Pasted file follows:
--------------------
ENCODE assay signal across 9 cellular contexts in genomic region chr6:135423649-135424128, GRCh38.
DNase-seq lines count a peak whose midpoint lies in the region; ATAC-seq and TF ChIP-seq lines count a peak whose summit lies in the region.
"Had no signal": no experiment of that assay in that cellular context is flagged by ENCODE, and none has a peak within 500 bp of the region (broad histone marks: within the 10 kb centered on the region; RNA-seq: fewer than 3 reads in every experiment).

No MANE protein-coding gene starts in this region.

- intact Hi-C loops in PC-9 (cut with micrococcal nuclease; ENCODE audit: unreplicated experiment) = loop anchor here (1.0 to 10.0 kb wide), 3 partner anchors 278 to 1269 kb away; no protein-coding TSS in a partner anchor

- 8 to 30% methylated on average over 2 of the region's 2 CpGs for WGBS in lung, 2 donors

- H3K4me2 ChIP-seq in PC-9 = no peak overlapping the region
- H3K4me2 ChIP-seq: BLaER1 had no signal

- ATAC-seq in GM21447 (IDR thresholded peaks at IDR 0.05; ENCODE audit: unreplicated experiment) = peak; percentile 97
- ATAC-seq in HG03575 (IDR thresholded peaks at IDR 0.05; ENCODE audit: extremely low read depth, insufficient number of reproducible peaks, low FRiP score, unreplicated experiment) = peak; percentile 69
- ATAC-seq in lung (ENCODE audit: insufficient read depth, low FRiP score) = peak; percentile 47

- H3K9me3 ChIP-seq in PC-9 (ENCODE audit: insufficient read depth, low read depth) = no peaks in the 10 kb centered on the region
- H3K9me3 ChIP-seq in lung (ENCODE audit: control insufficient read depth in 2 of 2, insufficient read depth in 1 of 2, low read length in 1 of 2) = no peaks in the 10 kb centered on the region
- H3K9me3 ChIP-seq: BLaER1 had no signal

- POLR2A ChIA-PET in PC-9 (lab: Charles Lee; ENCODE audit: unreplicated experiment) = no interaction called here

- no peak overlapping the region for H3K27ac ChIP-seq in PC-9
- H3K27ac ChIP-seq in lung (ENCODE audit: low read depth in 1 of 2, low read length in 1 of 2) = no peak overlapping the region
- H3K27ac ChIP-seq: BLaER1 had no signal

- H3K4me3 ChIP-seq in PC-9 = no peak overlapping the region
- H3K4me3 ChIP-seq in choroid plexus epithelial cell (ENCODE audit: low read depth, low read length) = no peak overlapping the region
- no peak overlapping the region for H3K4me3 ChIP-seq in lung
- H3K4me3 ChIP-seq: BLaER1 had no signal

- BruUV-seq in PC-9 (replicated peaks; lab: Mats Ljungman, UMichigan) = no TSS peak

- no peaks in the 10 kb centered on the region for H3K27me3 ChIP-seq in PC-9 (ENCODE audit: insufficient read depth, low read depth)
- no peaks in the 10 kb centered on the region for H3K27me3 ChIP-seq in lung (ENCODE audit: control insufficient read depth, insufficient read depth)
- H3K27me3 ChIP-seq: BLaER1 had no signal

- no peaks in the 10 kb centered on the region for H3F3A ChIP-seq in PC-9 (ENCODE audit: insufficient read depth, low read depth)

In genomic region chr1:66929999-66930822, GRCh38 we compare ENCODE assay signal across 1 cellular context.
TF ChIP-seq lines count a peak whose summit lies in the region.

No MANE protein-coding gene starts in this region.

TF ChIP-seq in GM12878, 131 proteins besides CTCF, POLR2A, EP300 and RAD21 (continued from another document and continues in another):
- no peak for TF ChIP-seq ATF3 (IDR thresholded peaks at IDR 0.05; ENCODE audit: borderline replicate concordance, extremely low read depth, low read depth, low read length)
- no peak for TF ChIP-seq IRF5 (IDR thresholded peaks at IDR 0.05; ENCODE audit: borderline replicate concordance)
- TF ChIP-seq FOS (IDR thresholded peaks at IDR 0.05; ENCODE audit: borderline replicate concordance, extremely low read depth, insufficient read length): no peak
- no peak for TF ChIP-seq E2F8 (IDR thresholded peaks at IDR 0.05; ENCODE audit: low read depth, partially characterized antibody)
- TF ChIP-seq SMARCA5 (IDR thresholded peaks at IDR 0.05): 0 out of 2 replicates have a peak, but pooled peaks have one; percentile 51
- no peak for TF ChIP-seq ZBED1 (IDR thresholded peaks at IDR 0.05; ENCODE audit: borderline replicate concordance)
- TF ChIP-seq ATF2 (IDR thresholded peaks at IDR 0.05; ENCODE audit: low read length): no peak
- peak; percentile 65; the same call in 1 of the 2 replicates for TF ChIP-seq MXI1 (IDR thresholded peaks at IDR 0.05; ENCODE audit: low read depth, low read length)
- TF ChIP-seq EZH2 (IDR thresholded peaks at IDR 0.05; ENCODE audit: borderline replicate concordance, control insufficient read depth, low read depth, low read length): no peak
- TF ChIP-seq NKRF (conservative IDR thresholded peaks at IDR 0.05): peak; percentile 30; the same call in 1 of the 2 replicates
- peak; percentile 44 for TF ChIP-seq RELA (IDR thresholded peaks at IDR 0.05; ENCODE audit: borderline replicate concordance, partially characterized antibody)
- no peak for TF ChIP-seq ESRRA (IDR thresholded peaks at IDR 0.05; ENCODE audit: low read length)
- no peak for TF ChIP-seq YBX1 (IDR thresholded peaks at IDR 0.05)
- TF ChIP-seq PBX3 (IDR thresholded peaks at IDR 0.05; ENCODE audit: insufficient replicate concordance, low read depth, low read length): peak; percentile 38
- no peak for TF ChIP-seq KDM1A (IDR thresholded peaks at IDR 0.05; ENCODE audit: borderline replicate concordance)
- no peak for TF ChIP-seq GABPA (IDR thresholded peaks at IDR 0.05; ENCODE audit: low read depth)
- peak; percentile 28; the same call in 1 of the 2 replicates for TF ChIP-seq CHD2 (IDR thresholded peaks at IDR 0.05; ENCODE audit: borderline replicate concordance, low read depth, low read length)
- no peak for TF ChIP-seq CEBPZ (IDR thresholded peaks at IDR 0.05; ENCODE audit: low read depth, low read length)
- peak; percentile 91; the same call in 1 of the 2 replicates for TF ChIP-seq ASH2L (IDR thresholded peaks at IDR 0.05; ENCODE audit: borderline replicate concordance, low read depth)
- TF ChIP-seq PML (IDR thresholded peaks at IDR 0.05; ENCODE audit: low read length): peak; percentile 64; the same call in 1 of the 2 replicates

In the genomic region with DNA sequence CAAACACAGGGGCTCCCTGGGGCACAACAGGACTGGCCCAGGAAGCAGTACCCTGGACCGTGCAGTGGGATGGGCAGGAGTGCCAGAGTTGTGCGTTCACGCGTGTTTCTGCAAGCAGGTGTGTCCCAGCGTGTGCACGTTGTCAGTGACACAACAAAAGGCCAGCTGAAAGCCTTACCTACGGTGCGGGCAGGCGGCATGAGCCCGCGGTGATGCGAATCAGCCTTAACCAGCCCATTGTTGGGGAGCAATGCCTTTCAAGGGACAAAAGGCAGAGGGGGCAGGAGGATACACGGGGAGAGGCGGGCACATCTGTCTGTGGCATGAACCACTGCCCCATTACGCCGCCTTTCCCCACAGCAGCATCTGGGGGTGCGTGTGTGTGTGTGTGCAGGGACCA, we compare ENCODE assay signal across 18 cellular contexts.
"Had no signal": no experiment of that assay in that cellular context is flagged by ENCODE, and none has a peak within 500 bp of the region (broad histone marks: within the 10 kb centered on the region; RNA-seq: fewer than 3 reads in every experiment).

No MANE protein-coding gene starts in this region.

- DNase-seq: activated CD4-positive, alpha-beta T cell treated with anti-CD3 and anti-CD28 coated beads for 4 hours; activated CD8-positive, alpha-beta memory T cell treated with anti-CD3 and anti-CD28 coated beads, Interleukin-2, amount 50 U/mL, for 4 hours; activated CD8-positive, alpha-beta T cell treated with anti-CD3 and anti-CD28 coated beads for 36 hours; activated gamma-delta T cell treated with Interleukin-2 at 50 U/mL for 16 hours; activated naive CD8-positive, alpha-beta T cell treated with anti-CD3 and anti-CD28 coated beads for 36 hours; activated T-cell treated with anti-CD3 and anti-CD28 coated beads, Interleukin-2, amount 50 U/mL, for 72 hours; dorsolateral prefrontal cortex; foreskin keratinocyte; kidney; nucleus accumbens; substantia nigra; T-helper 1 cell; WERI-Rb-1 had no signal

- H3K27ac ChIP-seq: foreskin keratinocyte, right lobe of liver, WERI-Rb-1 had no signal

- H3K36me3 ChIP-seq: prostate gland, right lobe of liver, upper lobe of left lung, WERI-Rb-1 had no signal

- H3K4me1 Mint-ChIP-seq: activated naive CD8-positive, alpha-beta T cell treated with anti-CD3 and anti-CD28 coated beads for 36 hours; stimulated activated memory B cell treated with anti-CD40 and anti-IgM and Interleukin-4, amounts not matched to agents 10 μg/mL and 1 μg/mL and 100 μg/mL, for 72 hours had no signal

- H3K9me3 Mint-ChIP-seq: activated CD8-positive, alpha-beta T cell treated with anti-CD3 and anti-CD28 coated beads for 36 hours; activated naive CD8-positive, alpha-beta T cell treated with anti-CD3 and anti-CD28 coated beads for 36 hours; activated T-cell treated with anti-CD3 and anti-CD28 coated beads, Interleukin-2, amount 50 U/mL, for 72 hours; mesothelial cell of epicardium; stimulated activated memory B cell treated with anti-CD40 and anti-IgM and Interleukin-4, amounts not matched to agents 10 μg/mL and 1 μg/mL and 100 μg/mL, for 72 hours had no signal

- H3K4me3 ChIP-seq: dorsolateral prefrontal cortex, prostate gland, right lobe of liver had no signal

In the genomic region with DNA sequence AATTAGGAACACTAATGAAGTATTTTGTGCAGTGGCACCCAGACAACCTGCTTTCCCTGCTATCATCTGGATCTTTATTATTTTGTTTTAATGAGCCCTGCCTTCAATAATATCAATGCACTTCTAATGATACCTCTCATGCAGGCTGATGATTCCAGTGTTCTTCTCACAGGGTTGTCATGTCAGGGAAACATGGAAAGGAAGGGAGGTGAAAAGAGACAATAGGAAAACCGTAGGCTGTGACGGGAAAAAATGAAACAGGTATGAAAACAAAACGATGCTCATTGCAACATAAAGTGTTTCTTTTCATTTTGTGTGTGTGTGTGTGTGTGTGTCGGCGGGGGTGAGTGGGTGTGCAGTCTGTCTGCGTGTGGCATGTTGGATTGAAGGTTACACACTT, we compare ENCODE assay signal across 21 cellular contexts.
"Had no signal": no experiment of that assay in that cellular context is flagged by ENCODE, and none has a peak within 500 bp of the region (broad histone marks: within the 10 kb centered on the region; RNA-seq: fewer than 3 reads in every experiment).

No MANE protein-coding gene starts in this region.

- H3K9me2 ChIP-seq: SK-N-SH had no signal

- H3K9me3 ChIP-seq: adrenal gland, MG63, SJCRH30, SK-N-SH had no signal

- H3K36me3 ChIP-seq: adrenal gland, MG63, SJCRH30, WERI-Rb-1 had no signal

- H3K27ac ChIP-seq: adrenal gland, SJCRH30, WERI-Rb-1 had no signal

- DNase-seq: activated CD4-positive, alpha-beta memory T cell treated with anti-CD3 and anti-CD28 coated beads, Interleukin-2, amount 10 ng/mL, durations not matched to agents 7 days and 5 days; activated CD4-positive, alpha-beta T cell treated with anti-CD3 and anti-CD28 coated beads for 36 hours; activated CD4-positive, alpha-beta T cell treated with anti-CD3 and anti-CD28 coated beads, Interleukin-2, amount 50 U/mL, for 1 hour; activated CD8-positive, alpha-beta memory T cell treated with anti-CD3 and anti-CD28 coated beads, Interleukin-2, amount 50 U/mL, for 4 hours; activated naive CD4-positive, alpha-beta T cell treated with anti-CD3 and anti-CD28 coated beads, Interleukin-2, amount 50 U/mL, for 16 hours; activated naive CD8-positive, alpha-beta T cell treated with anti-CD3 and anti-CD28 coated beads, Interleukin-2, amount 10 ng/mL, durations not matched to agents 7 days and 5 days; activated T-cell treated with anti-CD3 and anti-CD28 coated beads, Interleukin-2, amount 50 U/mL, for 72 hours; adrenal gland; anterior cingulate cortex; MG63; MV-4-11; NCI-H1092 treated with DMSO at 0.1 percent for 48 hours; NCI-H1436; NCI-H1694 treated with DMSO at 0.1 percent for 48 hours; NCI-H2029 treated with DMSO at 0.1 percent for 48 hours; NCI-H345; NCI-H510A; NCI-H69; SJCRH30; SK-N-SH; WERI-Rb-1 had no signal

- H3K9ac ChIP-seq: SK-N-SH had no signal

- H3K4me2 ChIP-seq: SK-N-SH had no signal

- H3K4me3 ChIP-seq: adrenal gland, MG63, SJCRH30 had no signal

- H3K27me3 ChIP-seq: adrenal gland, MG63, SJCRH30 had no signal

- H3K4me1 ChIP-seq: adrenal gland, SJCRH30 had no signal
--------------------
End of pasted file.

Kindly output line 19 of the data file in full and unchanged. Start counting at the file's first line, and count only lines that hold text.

- H3K4me3 ChIP-seq in PC-9 = no peak overlapping the region